Dear Natalie: Week 38

Dear Natalie,

Nearly 7 months ago I wrote that you had become aware that there were two people living in our house: Mom and Not Mom. I’m thrilled to report that you now recognize us as Mom and DAD!

Whatever the facial expression equivalent of an exclamation mark is, that’s the look on your face when he walks in the door each day after work. Hi, DAD! Oh my gosh, do you adore him.

And it’s wonderful to see. I certainly hope over the past nine months I’ve been able to share many amazing aspects of parenthood with you, and not many of them top your relationship with DAD!

I had always known that you two would have a special bond, and I love that you’ve grown up enough that it’s now evident. When you see him and raise your arms to be picked up, there’s a sheer joy that shines from your face. When he flips you upside down, or pretends to drop you over and over again (two of your very favorite activities at the moment), you giggle madly until you’ve expended all your energy and can only muster a half-hearted chuckle.

When you were a wee newborn you were my doppelgänger, a tiny copy of myself with barely any traces of Helmrath. But now that you’re a bit older, I see more and more of DAD! in you. It’s not so much that you have his eyes or his nose (you might, but I can’t really tell); it’s more in your mannerisms and expressions.

Like DAD!, you study things deeply, carefully, and are not hasty in your reaction to new situations. You evaluate everything very seriously and then decide on the appropriate response, whether it’s laughter, tears, or just a blank stare to indicate that you are so not funny, Mom. It takes you a few moments to decide if something is funny or not, but then once you’ve gotten the joke a conspiratorial twinkle appears in your eyes to let us know you’re in on it. If you fall over and bonk your head, you usually lie still for a few seconds while you, apparently, complete an inventory of all your limbs, and then doggedly right yourself. Only rarely do you cry.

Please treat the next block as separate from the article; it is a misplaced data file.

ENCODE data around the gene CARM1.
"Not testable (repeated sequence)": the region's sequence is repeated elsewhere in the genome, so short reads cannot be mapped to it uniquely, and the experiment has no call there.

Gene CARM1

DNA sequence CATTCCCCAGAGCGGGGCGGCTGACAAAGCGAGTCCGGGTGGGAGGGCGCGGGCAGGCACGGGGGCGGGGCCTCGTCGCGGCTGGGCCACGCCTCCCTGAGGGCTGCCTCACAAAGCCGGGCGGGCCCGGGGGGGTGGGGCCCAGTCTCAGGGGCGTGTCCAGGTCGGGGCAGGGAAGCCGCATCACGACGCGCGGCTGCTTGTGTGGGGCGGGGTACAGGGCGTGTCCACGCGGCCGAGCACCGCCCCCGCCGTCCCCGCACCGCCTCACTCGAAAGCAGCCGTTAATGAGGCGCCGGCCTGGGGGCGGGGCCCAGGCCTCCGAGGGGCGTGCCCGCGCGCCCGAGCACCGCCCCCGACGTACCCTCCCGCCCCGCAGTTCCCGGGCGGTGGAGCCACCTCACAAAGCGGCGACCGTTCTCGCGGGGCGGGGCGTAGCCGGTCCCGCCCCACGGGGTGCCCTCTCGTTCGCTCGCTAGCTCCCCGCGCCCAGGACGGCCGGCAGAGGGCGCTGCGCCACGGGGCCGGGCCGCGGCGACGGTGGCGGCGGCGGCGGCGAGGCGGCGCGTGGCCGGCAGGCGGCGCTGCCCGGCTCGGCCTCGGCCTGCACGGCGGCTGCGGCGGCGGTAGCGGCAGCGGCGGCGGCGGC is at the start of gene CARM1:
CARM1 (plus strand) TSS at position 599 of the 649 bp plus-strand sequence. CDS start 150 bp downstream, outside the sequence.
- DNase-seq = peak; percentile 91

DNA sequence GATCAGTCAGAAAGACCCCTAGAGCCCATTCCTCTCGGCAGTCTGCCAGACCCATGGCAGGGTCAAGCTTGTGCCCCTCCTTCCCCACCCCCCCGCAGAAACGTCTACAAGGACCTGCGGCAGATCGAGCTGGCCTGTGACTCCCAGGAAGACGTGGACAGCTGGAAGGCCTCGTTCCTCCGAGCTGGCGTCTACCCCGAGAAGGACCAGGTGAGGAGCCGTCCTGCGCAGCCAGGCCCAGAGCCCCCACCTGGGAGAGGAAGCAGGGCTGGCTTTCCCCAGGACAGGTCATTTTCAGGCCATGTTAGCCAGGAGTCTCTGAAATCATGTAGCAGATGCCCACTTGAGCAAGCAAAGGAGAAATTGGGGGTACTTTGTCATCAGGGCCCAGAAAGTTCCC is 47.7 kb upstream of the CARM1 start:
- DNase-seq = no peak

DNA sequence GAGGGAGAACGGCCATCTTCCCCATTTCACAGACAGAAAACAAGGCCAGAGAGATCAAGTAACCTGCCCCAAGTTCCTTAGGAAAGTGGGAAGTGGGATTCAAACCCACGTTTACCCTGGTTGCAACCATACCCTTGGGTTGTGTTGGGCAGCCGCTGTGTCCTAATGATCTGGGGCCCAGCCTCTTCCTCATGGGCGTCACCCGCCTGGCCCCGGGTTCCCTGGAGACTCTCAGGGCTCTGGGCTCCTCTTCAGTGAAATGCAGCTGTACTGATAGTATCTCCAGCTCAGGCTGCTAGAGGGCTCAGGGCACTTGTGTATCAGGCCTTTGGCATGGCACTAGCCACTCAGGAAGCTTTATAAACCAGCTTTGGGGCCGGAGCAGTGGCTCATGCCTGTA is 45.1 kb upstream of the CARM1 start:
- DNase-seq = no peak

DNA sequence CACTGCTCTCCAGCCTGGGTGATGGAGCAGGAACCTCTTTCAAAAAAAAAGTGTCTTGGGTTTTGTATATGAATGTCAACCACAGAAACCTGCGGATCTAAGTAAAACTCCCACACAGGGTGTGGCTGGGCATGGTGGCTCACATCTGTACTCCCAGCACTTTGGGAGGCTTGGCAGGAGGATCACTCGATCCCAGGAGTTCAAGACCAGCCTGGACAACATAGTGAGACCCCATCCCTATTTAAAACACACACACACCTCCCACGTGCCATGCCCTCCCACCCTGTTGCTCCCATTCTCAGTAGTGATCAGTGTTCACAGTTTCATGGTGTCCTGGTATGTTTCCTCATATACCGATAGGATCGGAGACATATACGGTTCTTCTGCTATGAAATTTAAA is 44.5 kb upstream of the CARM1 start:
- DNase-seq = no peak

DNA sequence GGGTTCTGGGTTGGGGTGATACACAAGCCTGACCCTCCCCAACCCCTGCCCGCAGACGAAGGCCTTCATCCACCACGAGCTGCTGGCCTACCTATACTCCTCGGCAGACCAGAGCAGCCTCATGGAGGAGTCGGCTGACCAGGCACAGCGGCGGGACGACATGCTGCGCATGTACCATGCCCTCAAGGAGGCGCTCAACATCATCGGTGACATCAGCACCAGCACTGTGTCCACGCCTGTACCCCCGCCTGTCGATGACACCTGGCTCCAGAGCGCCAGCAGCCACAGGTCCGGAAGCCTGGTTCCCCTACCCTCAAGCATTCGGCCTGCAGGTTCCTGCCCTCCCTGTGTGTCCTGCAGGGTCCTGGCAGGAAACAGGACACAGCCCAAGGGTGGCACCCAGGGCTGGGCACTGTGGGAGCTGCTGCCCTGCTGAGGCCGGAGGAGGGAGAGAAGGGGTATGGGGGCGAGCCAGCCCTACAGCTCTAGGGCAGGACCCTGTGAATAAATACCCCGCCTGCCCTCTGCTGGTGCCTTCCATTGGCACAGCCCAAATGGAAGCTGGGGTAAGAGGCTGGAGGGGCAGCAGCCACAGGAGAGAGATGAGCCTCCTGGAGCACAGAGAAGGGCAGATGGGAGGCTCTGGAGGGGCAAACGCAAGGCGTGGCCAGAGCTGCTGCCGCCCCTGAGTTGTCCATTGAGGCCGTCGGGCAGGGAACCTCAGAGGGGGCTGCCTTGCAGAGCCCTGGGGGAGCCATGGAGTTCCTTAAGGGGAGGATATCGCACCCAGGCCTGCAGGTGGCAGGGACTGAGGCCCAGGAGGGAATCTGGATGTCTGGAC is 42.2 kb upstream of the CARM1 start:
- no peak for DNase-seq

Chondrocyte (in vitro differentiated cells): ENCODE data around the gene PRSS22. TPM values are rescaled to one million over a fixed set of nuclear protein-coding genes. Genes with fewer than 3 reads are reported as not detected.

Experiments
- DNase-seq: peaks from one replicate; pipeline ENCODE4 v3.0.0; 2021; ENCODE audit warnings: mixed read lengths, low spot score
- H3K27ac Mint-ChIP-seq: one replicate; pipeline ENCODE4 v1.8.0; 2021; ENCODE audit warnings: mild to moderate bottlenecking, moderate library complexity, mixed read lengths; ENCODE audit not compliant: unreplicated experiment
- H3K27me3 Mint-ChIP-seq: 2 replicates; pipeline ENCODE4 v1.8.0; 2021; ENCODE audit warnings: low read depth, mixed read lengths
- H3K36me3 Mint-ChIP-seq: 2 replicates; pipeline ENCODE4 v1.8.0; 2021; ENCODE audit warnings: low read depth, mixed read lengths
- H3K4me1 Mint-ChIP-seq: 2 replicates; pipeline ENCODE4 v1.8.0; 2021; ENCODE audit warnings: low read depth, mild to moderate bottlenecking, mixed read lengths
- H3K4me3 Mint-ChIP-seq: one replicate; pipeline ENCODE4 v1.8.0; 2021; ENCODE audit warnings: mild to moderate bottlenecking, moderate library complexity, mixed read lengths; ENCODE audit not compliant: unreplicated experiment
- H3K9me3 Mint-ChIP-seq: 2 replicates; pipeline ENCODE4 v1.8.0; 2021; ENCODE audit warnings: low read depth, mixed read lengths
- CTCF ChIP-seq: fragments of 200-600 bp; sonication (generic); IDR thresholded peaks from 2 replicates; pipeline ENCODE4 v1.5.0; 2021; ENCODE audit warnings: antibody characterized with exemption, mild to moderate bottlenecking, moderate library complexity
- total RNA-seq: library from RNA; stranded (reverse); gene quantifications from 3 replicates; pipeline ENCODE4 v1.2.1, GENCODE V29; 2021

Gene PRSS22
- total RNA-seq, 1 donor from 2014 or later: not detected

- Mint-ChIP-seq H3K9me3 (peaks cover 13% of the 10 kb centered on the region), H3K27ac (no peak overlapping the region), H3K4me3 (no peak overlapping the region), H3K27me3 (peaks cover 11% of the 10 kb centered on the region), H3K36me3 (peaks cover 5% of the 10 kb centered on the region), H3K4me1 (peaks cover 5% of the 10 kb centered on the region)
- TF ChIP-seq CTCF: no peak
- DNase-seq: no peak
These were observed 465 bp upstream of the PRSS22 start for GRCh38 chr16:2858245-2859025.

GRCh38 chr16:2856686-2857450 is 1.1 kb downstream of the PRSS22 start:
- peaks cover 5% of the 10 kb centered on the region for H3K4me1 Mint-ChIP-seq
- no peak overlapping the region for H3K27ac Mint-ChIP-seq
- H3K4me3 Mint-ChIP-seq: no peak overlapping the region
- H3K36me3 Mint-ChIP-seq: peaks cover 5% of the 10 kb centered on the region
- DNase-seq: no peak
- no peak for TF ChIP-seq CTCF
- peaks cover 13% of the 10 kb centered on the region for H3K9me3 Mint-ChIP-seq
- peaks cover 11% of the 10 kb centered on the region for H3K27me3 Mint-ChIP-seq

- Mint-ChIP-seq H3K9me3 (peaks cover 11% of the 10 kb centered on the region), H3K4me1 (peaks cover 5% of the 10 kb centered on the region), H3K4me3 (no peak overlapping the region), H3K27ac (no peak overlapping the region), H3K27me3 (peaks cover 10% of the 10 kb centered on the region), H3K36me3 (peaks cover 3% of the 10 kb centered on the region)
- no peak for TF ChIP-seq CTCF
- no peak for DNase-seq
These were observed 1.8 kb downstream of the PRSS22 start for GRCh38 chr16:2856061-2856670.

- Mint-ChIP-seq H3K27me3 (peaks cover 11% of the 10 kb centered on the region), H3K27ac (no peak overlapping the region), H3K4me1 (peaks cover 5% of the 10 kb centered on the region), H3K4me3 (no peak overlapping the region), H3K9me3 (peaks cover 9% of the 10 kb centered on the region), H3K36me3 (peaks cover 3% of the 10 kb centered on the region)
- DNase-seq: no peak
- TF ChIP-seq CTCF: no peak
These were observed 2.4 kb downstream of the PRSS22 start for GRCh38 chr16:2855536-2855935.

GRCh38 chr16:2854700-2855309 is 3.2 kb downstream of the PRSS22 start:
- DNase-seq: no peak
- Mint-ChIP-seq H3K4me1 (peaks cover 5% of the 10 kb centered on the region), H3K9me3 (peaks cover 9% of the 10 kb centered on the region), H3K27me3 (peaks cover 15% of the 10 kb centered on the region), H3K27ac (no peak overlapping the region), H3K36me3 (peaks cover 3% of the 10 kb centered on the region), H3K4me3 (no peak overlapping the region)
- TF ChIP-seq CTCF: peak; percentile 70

Those traits most definitely did not come from me.

DAD! is your protector. That is his role now and for the rest of your life. Go easy on him, baby girl. You’re being raised by two people who have a very difficult time stepping back and releasing control of things, and you’ve already made it quite clear that we are not the boss of you. It’s tough to guess what you’ll be like when you’re older, but it’s obvious even now that you have a backbone of steel and a fiercely independent streak that runs a mile wide and just as deep.

I can picture you with your hand on your hip, puffing out your cheeks in exasperation as DAD! runs through the safety checklist and Rules That You Must Never Break just one last time before handing over the car keys. Swinging wildly on the monkey bars at the playground as the next rung nearly slips from your grass-stained fingers, all the while insisting that you don’t need him to spot you. Blushing furiously as he grills your date for the evening and implies, not-so-subtly, that any harm that comes to you will be returned to the perpetrator a hundredfold.

He will embarrass you and frustrate you and make decisions that, at the time, will seem grossly unfair. That much is inevitable, and I can only hope that we’re able to create an atmosphere of trust and love and respect that will allow us all to talk about these things and, with any luck, show that there is a method to the seeming madness.

Because he trusts you. He respects you. Oh my lord, does he love you. And when you’re a hip teen that probably doesn’t use words like “hip” anymore, a young lady with your head full of brains and your shoes full of feet, I hope you’ll forgive him for looking at you and still seeing the little girl that you are right now, the sweet baby girl who beams like the sun when she sees DAD!

Love always,


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